Friday, October 15, 2010

Some idle thoughts on handwriting

I was recently reading a story out of The Wall Street Journal entitled "How Handwriting Boosts the Brain." The author reports that researchers say there are good cognitive benefits to handwriting. It turns out that kids in general are losing those benefits because they are not learning how to write by hand in school or at home. You can thank the ubiquity of keyboards and texting devices for that. Even adults who may have learned handwriting and penmanship in school seem to be losing out on the benefits as they give up handwriting for keyboards. However, not all is lost. According to the article, "but in an interesting twist, new software for touch-screen devices, such as the iPad, is starting to reinvigorate the practice." It seems the old is new again. Plus, it also seems that adults learning to write by hand later in life can gain some benefit. In fact, according to P. Murali Doraiswamy, a neuroscientist at Duke University, "as more people lose writing skills and migrate to the computer, retraining people in handwriting skills could be a useful cognitive exercise."

Reading the article took me back to 7th grade Catholic school. Yes, I am a Catholic school survivor (no, not that kind of survivor though, thank the deity of your choice). Back then, I had to practice penmanship in religion class. Penmanship was a big part of the grade. We kept a separate notebook where we took dictation from the Catechism-- questions and answers that had to be neatly and carefully written out. I had some very elegant script back then. Now some may view that as old fashioned rote memorization, but as I wrote the original draft for this post in my journal I could not help but think that the Brothers were on to something.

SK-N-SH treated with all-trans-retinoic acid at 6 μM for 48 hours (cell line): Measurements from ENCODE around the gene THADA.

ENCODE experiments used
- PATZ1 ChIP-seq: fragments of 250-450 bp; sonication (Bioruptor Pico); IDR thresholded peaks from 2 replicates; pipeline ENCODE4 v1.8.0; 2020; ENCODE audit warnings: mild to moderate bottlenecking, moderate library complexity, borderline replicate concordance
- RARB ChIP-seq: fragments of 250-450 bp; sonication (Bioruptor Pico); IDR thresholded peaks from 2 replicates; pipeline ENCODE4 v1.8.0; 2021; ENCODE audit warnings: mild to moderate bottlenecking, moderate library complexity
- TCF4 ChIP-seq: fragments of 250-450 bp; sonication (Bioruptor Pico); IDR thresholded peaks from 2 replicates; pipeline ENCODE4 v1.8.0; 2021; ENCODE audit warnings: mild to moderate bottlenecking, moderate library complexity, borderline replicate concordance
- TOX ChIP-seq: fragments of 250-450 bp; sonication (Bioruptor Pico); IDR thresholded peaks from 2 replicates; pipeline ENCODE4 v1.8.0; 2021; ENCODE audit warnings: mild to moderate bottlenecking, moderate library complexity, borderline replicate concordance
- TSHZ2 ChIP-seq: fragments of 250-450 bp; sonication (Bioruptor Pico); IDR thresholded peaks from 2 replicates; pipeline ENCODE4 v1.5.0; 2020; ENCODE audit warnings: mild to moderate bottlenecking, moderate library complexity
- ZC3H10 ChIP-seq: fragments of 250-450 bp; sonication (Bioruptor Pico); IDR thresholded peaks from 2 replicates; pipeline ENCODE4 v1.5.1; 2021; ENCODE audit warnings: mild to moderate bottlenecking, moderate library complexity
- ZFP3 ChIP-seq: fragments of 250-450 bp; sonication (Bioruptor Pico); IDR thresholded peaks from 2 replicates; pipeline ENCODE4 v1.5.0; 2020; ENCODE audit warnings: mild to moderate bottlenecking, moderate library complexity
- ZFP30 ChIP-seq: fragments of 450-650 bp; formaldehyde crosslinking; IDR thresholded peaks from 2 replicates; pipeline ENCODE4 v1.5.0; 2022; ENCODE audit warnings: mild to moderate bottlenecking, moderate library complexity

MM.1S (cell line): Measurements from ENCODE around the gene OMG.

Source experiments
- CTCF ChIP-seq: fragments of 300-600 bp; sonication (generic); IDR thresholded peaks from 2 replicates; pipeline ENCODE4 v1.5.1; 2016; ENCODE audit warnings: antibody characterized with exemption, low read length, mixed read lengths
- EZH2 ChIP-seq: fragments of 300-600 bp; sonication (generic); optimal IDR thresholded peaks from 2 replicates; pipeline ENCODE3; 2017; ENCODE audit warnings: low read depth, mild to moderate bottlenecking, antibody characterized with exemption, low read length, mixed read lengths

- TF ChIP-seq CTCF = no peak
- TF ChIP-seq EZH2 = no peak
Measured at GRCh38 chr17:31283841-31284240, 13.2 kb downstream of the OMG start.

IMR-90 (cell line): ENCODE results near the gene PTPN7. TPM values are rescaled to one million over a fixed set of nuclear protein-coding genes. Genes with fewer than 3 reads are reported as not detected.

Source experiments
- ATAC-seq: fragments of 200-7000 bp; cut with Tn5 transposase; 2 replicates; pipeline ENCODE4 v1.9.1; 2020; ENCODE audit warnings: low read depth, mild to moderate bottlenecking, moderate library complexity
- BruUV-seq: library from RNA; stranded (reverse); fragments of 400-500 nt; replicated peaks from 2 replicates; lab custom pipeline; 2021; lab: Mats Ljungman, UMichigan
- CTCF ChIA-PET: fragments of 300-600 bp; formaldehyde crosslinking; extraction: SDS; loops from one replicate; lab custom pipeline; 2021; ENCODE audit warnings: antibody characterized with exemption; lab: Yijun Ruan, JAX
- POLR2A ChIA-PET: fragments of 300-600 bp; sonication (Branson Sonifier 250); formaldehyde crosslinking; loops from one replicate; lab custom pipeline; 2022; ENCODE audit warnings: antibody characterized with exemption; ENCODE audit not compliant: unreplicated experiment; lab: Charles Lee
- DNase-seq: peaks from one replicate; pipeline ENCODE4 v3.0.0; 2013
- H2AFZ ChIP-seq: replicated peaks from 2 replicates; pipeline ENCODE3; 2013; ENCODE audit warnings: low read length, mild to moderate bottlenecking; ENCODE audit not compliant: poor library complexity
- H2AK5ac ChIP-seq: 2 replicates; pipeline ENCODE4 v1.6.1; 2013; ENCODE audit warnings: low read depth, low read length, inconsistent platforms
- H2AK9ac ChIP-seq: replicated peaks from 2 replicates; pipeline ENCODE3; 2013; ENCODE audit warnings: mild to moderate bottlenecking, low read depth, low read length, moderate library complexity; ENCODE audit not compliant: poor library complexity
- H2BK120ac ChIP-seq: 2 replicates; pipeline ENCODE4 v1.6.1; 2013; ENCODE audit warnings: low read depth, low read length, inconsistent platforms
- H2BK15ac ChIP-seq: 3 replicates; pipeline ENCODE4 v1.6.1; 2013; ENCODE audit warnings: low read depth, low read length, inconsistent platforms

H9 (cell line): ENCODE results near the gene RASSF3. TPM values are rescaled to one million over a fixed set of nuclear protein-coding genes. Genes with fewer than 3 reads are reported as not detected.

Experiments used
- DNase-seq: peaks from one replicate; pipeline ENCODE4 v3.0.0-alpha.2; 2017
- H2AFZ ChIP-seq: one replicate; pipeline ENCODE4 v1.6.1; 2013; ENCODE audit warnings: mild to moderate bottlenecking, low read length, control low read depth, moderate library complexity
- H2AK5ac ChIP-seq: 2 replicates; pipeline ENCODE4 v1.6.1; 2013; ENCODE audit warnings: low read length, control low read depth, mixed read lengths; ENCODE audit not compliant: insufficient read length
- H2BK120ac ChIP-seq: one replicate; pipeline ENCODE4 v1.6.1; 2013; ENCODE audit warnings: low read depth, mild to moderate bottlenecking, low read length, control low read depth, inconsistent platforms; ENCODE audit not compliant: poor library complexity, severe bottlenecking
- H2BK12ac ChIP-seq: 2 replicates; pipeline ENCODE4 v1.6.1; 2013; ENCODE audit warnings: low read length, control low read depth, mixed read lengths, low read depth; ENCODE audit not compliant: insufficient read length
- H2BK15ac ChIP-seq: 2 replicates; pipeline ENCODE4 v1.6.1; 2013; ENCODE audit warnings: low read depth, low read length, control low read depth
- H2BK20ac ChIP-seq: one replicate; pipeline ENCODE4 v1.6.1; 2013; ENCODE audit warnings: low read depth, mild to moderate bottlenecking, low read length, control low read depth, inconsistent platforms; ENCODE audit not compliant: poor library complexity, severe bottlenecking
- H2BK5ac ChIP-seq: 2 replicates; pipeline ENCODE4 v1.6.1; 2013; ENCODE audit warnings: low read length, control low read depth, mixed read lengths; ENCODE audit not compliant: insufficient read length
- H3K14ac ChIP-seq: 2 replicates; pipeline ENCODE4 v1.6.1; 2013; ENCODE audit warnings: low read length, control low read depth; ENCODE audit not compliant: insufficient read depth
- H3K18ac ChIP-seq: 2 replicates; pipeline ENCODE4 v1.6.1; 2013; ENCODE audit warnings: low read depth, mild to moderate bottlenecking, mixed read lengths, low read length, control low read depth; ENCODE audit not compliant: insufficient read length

Even though I am a heathen now, you can ask me any question today about Roman Catholic practice and doctrine, and odds are very good I will know the answer even if I have to pause for a moment to translate it into English if needed since the lessons were in Spanish. In addition, the practice of penmanship made me very comfortable with writing by hand. In addition to keeping a personal journal, which I have done for years now, I still write out a lot of my drafts by hand before I type them out. This post started out in my journal. I don't always move things out of my journal to the blog, but I have often explored ideas on paper before taking them online. And some things do remain in the privacy of my journal. Overall, I do feel that I can think better, more freely when I write by hand. Don't get me wrong; I can draft very well on a keyboard but given a choice I still prefer to write by hand. My handwriting is not as elegant as it was in 7th grade. This is mostly because I tend to write faster now, but it is still neat and legible (enough so that people who notice do praise it now and then). Cursive writing and penmanship overall have served me well for writing and expressing my ideas. I may have evolved into a blogger, but keeping a journal in paper is still my passion and outlet. And I would not be able to keep a journal without good handwriting. So, who knew? It turns out those lessons and drills were good for my brain too.

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